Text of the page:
Crazy Bag Lady releases debut album – photos

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By all accounts, Crazy Bag Lady put on one of their best shows in Savannah Friday at Hang Fire.

The fearsome punk foursome released their debut album, Hunks (available now on Retro Futurist) to an absolutely packed house. They also did it right. For seven measly bucks, fans got a great bill, as well as a free copy of the album. It was the cheapest show in town, and one of the best.

It was also the cray boys’ first (real) show back in Savannah since their first ever month-long tour that took them to the likes of Austin and elsewhere. 

CBL was tight on Friday. They spanned through all 17 tracks on the new album, plus a couple more, like weathered rock veterans.

It’s always amazing to watch frontman Josh Sterno in action. His wild stage presence has also ways been the center of their live shows. Probably more impressive on Friday was his ability to stay on point all night. Whether on his knees in a swarming mosh pit, surfing above said pit, or with the microphone chord strangling him, he hit every lyric without a miss.

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I was fortunate to get an advance listen to Hunks. I had trouble turning it off during the week. It’s a solid punk album and a pretty stellar debut for the young band.

It’s not all that surprising though. If you frequent the music scene, you’ve probably seen CBL at least a dozen times in the last year. They play a lot. For Hunks, they went into the studio with Savannah’s patriarch of metal, Kylesa’s Phillip Cope. Couple their insatiable songwriting ethic and performance panache with Cope’s expertise, and you’re left with a badass punk record that’s sure to garner some attention.

Due to a trivia game that ran a little later than I anticipated, I missed Friday’s opening act, Garden Giant. However, I did arrive just in time for Curb Dogs. I was little hesitate when I saw Curb Dogs setting up. I wasn’t sure if their particular brand of rock would fit the night’s bill well, but I was pleasantly wrong. Dudes absolutely rocked.

I’ve seen Curb Dogs a couple of times, but I forgot they have a bit of experimental sound weaved into their pretty straight-forward indie rock. Which was a nice compliant to the next act, as well as CBL.

The now legendary (?) Sins of a Godless Man followed. For some unknown reason, this was my first experience with Greg Rettig’s longtime Savannah band.

After the first couple of tunes, I thought, “Oh this is sort of 90’s alt-rock like Curb Dogs sometimes echoes. It’s pretty cool that we’ll get a dose of the 90’s before CBL’s 80’s influenced punk.” Then Rettig made a joke about them sounding like a 90’s rock band, and I thought if I write about this show I shouldn’t mention that thought I just had. (oops.)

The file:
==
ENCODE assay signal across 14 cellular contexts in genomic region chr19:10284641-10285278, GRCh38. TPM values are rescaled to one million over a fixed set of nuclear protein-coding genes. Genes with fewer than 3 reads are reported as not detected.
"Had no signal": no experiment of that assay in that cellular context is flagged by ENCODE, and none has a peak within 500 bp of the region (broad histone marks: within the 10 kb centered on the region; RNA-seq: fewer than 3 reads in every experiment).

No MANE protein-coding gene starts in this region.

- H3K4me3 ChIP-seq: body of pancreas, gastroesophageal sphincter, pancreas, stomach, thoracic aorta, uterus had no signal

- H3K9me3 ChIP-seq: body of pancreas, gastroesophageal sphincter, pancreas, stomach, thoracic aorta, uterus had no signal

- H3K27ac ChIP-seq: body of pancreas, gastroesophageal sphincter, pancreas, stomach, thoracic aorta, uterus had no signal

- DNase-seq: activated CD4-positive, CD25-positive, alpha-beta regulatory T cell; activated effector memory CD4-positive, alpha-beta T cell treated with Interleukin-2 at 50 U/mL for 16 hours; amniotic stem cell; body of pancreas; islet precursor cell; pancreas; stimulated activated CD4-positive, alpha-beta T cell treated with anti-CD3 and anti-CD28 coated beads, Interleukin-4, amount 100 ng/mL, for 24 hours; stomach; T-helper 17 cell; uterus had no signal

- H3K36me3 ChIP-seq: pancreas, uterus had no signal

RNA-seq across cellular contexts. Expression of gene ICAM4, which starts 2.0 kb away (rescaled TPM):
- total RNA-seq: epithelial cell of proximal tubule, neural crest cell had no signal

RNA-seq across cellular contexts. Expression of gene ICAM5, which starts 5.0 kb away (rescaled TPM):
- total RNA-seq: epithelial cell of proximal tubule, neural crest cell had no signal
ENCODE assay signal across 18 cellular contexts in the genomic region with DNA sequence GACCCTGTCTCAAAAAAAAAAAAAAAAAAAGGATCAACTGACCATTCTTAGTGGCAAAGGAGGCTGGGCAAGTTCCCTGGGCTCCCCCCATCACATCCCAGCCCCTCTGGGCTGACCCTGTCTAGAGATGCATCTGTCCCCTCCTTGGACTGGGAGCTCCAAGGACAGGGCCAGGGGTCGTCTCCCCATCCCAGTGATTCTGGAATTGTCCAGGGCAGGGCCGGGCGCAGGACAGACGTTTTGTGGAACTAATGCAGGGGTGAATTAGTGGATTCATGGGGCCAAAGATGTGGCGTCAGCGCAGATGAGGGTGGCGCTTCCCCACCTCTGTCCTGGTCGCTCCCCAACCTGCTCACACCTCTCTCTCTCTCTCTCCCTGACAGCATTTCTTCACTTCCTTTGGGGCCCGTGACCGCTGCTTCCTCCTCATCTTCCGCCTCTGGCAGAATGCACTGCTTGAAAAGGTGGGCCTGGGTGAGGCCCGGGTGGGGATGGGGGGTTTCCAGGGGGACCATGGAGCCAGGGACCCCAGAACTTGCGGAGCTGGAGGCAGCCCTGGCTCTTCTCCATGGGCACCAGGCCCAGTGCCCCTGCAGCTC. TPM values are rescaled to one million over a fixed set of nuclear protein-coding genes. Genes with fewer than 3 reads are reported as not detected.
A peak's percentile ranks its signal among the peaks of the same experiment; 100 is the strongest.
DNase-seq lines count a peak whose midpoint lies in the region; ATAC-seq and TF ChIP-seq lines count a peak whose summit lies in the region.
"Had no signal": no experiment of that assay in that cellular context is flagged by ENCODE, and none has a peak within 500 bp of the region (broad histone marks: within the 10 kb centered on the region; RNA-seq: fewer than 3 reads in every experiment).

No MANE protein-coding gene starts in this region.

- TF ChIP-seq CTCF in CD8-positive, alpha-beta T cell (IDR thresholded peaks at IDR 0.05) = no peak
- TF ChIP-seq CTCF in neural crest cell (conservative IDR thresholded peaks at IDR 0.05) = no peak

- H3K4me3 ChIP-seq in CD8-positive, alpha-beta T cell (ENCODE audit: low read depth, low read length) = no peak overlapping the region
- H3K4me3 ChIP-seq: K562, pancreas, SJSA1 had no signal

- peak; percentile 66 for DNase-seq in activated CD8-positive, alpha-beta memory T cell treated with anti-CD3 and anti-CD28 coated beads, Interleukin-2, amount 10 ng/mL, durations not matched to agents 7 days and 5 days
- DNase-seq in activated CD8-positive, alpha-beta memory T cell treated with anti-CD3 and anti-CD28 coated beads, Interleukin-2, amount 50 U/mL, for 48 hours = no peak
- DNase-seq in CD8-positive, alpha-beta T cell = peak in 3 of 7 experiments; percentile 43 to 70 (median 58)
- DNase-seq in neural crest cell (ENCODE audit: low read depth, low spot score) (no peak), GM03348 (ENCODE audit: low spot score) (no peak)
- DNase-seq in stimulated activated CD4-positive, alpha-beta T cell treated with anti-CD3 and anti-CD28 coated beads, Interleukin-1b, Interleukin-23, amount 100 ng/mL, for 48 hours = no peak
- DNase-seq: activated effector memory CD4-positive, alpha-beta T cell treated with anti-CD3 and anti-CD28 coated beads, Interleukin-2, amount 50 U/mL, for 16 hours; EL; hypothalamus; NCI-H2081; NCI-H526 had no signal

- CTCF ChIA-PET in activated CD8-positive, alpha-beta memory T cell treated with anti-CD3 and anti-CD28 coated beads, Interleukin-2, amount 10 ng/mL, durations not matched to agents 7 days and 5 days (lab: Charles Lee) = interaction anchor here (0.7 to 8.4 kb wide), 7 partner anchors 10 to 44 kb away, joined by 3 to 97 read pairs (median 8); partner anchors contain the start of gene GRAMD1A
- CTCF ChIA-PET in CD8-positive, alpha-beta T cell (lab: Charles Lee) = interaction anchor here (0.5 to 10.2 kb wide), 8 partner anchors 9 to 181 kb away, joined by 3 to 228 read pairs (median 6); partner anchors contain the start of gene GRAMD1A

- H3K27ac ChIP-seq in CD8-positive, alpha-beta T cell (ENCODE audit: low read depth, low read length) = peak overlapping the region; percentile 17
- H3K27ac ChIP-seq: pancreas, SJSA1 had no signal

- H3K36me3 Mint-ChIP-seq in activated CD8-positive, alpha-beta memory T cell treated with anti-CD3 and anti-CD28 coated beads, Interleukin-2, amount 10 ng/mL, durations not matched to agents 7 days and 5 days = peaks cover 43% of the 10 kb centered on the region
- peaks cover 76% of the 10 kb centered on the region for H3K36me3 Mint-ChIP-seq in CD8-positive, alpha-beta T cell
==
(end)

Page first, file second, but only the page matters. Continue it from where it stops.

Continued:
Really though, Sins is a lot more. They incorporated so many different genres and feels in the set, I lost track. It’s just damn good rock ’n’ roll. Garage-punk-metal-experimental-bluesy rock? Sure. Point is, they are a loud, solid rock band and were a great opener for the boys in bags.

I assumed a packed CBL show would mean a wild mosh pit. My assumption was absolutely correct and I was thankful I took refuge on higher ground with hissing lawns photog and writer Tom Cartmel, whose photos accompany this post. Also, Tom is my good luck charm. If I stand next to him, it’s usually a pretty good show.

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The pit was wild. At some point, Sterno decided he wanted to start a soul train line. I am pretty sure that most of the kids down there had no idea what he was talking about. According to his instructions, they parted per the tradition, but as Sterno finished his first round through, the flood gates of sweaty bodies collapsed around him and several found themselves trapped in a tangle of microphone cord. Everyone escaped with their dignity in tact for the most part.

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If you didn’t get a copy of Hunks, it should be available in the coming days here. There will probably be physical copies at Graveface Records as well. (here’s the address, if you don’t know.) A vinyl and tape version will follow in the coming months.

I think it’s safe to say we’re all pretty excited for CBL, and excited to see where they go.

Oh, but wait, punk is dead. Right? I dare you to validate that argument.

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Larry Jack and Petee braved the pit all night!

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